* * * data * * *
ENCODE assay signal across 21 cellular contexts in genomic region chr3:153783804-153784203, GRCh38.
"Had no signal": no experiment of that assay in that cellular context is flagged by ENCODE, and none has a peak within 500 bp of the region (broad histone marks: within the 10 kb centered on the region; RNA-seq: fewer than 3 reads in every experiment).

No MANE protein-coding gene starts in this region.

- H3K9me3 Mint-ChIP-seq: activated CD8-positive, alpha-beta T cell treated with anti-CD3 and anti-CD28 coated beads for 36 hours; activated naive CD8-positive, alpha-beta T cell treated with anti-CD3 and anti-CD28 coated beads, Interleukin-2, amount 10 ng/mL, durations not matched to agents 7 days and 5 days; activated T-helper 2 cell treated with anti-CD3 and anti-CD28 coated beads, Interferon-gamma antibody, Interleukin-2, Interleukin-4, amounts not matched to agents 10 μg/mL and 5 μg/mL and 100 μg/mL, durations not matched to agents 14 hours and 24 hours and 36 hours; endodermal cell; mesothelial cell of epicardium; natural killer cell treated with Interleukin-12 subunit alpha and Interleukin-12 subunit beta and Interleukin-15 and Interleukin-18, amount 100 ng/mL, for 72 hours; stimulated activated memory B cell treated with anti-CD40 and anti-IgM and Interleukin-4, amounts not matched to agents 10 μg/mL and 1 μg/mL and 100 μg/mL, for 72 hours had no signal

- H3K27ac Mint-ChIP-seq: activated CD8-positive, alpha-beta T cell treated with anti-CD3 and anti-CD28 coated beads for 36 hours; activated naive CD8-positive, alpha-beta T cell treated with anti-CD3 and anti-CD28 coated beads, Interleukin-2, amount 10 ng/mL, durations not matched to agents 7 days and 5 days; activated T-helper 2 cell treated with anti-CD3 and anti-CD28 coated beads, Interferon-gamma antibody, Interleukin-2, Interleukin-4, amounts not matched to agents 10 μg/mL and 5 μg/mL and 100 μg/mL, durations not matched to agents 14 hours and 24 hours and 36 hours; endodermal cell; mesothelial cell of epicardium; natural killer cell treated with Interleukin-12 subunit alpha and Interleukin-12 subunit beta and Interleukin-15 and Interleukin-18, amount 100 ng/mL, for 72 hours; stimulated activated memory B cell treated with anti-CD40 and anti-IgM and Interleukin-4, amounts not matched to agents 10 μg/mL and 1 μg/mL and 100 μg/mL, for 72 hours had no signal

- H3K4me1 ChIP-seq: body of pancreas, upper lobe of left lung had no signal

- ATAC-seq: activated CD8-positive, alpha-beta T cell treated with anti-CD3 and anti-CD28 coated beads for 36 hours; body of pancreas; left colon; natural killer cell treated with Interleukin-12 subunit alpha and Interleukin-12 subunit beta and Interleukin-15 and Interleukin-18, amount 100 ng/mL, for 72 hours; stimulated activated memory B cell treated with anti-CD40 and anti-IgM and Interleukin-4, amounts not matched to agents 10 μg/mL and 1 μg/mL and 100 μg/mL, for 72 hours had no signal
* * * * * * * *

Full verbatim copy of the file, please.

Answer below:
ENCODE assay signal across 21 cellular contexts in genomic region chr3:153783804-153784203, GRCh38.
"Had no signal": no experiment of that assay in that cellular context is flagged by ENCODE, and none has a peak within 500 bp of the region (broad histone marks: within the 10 kb centered on the region; RNA-seq: fewer than 3 reads in every experiment).

No MANE protein-coding gene starts in this region.

- H3K9me3 Mint-ChIP-seq: activated CD8-positive, alpha-beta T cell treated with anti-CD3 and anti-CD28 coated beads for 36 hours; activated naive CD8-positive, alpha-beta T cell treated with anti-CD3 and anti-CD28 coated beads, Interleukin-2, amount 10 ng/mL, durations not matched to agents 7 days and 5 days; activated T-helper 2 cell treated with anti-CD3 and anti-CD28 coated beads, Interferon-gamma antibody, Interleukin-2, Interleukin-4, amounts not matched to agents 10 μg/mL and 5 μg/mL and 100 μg/mL, durations not matched to agents 14 hours and 24 hours and 36 hours; endodermal cell; mesothelial cell of epicardium; natural killer cell treated with Interleukin-12 subunit alpha and Interleukin-12 subunit beta and Interleukin-15 and Interleukin-18, amount 100 ng/mL, for 72 hours; stimulated activated memory B cell treated with anti-CD40 and anti-IgM and Interleukin-4, amounts not matched to agents 10 μg/mL and 1 μg/mL and 100 μg/mL, for 72 hours had no signal

- H3K27ac Mint-ChIP-seq: activated CD8-positive, alpha-beta T cell treated with anti-CD3 and anti-CD28 coated beads for 36 hours; activated naive CD8-positive, alpha-beta T cell treated with anti-CD3 and anti-CD28 coated beads, Interleukin-2, amount 10 ng/mL, durations not matched to agents 7 days and 5 days; activated T-helper 2 cell treated with anti-CD3 and anti-CD28 coated beads, Interferon-gamma antibody, Interleukin-2, Interleukin-4, amounts not matched to agents 10 μg/mL and 5 μg/mL and 100 μg/mL, durations not matched to agents 14 hours and 24 hours and 36 hours; endodermal cell; mesothelial cell of epicardium; natural killer cell treated with Interleukin-12 subunit alpha and Interleukin-12 subunit beta and Interleukin-15 and Interleukin-18, amount 100 ng/mL, for 72 hours; stimulated activated memory B cell treated with anti-CD40 and anti-IgM and Interleukin-4, amounts not matched to agents 10 μg/mL and 1 μg/mL and 100 μg/mL, for 72 hours had no signal

- H3K4me1 ChIP-seq: body of pancreas, upper lobe of left lung had no signal

- ATAC-seq: activated CD8-positive, alpha-beta T cell treated with anti-CD3 and anti-CD28 coated beads for 36 hours; body of pancreas; left colon; natural killer cell treated with Interleukin-12 subunit alpha and Interleukin-12 subunit beta and Interleukin-15 and Interleukin-18, amount 100 ng/mL, for 72 hours; stimulated activated memory B cell treated with anti-CD40 and anti-IgM and Interleukin-4, amounts not matched to agents 10 μg/mL and 1 μg/mL and 100 μg/mL, for 72 hours had no signal